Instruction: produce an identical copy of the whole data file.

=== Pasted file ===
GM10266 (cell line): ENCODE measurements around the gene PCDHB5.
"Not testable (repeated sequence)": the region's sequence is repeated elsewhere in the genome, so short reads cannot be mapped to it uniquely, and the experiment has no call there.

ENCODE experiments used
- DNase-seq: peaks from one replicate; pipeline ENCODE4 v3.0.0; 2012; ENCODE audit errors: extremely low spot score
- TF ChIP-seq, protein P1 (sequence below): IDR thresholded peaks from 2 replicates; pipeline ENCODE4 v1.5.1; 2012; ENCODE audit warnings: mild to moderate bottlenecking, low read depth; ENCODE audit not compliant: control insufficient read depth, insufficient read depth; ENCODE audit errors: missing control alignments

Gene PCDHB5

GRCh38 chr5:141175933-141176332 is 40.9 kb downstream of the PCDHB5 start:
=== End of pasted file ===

GM10266 (cell line): ENCODE measurements around the gene PCDHB5.
"Not testable (repeated sequence)": the region's sequence is repeated elsewhere in the genome, so short reads cannot be mapped to it uniquely, and the experiment has no call there.

ENCODE experiments used
- DNase-seq: peaks from one replicate; pipeline ENCODE4 v3.0.0; 2012; ENCODE audit errors: extremely low spot score
- TF ChIP-seq, protein P1 (sequence below): IDR thresholded peaks from 2 replicates; pipeline ENCODE4 v1.5.1; 2012; ENCODE audit warnings: mild to moderate bottlenecking, low read depth; ENCODE audit not compliant: control insufficient read depth, insufficient read depth; ENCODE audit errors: missing control alignments

Gene PCDHB5

GRCh38 chr5:141175933-141176332 is 40.9 kb downstream of the PCDHB5 start: